I was asked to host this masterclass on how to use social media as an effective tool in communicating a powerful message. But you know what? I’m not going to take you through how and why you should use social media. You know all that already. Your entire generation was born into the internet age. Most of you probably knew how to use Facebook before you learnt to count.

Today I want you to leave this masterclass with an understanding of why your voice is important. Because that’s what scares most people about starting a blog or using any other online medium to communicate a message. You ask yourself- what will people think? And it can terrify you to the point of paralysis.

I started my blog in my first year of university abroad. My blog was a lifeline in many respects. I started it to help me cope with living away from my family. But most importantly I wanted to document my journey. Sharing is a powerful thing. It brings people together; it highlights commonalities and also celebrates differences.

Over the years I have realized that what makes a blog successful is a writer’s ability to sustain an audience through consistent content. But more importantly, to me at least, a successful blog is one that is authentically and unapologetically you. People connect to a blog when they can feel the personality of a person shine through.

As I’ve grown, so has the content on my blog. I look back at some of the posts I used to write and feel embarrassed. Thank God for the glow up!

For a long time I was a very safe writer. I wrote about what I thought people wanted to read. I filtered a lot of my thoughts, packaged them gently and posted them with caution. I was also a shallow writer. Glossing over issues; saying without really saying.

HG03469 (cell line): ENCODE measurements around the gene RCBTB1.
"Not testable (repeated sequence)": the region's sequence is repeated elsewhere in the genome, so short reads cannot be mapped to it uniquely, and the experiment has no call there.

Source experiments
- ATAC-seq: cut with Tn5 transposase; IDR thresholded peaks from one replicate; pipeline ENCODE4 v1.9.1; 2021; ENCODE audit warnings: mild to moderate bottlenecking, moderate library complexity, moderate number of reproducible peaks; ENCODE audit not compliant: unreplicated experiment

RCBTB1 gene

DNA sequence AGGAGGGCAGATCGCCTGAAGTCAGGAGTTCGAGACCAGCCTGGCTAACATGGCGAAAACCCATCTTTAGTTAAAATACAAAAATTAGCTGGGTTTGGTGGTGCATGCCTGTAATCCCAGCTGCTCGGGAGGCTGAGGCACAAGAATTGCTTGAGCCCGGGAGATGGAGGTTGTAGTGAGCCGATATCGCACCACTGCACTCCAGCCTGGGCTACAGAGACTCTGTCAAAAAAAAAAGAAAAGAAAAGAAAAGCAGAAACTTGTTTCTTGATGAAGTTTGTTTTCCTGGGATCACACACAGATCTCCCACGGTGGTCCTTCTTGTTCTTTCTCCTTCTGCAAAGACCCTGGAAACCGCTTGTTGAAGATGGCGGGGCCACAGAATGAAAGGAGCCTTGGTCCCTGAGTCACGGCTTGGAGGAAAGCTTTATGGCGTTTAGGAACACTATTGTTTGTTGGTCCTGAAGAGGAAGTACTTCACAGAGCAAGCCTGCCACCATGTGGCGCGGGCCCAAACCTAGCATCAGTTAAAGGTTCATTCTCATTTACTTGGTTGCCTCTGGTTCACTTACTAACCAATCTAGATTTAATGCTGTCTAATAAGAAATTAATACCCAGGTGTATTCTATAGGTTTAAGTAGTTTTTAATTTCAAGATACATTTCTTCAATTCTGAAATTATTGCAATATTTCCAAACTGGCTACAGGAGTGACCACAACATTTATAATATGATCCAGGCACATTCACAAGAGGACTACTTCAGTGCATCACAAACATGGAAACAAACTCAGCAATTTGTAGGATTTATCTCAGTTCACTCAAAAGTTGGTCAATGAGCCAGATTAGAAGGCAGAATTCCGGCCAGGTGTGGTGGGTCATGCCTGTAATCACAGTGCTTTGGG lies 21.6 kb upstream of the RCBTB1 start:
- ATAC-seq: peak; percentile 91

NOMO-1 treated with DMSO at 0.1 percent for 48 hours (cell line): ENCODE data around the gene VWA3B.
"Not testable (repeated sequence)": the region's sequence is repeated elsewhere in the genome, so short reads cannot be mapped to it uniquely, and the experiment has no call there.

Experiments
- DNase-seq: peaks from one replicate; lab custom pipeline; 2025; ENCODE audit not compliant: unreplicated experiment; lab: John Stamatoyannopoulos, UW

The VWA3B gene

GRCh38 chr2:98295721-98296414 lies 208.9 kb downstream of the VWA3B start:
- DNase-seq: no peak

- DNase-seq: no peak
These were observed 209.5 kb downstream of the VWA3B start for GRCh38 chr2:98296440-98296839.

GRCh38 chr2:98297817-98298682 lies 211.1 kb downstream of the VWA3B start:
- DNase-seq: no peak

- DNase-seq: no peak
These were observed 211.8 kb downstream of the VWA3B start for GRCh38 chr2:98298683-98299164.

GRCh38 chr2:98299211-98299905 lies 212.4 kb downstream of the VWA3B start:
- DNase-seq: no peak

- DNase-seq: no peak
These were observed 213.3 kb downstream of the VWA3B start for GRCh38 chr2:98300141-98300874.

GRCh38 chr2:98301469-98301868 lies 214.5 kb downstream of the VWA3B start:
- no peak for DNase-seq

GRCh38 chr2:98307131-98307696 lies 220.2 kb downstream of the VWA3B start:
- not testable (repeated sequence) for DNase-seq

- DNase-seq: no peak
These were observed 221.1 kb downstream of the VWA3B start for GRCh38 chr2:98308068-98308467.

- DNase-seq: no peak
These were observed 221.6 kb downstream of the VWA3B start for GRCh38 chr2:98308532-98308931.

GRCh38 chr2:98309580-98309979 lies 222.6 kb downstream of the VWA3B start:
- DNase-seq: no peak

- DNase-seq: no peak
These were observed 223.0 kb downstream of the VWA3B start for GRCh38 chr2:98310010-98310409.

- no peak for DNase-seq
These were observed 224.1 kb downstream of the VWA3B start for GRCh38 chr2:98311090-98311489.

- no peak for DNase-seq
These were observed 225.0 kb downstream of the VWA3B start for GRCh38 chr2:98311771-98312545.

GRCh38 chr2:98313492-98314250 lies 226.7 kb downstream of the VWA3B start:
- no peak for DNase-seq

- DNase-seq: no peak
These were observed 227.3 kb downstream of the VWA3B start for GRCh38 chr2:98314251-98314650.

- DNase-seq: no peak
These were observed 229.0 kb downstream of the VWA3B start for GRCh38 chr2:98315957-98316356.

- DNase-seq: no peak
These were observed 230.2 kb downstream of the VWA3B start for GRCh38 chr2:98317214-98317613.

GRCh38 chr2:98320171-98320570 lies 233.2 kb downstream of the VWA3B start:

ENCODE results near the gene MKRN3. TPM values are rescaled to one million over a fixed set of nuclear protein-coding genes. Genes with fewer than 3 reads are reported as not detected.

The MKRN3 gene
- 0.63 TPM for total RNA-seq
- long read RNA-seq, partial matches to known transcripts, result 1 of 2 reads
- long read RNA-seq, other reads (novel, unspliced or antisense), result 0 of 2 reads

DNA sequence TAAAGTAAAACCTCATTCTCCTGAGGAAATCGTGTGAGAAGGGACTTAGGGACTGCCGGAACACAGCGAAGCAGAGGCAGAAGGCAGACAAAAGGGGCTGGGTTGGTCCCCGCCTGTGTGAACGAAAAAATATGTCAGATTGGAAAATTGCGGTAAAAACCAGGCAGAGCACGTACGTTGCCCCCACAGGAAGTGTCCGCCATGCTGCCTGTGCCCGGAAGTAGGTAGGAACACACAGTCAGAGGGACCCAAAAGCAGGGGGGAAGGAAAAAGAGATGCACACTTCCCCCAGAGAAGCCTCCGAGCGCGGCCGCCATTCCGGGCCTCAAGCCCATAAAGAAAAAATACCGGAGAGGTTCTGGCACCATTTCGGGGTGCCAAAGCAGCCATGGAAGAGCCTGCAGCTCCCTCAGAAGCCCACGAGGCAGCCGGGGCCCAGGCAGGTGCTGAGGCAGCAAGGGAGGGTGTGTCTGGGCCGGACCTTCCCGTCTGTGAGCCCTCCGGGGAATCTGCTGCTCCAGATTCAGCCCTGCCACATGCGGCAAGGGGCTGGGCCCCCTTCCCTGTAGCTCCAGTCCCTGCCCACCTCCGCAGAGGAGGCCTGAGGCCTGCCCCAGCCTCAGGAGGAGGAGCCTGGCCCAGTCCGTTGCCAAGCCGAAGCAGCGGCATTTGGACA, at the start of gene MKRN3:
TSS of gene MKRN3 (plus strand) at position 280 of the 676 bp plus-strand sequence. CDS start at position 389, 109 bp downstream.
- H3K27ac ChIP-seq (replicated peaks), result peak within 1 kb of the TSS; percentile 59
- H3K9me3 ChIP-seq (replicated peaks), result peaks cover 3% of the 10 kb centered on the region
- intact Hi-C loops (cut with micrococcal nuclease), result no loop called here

That changed when I joined student politics in my former university in 2014. I found myself in the thrust of a politically charged, socially conscious team of elected representatives. They opened my mind, exposed me to new concepts but most importantly- they taught me to speak up.

I’m very much an afterthought kinda girl. I need time to reflect on a discussion before I can share a viewpoint. Discussions on politics and social issues with my team were always very intense and I found it challenging to articulate my thoughts immediately. Which is why my blog worked so well for me- I could reflect on an issue, gather my thoughts and share them in my own time.

My students’ union colleagues were by and large much more knowledgeable than I was on politics and social issues. They were involved in campaigns, joined political parties and knew feminism like the back of their hand. Then there was me- 20 years old, never been involved in politics and having a shallow understanding of world issues.

It didn’t take long before their passion and fearlessness rubbed off on me- I started sharing my thoughts- or as my friends called them, mini-rants- on my snapchat story anytime I felt strongly about something. One day I downloaded one of my videos and shared it on my blog page- the response was overwhelming. I had 3000+ organic views in just a few days.

But I also want you to know something- as I’ve made videos over time, some of them have had a really poor response rate. Can you imagine being welcomed so nicely with 3000+ views and then that reducing dramatically to like 200 views?! I almost stopped at some point because I felt shortchanged I couldn’t be baring my soul like this and only getting only a few hundred views- No way!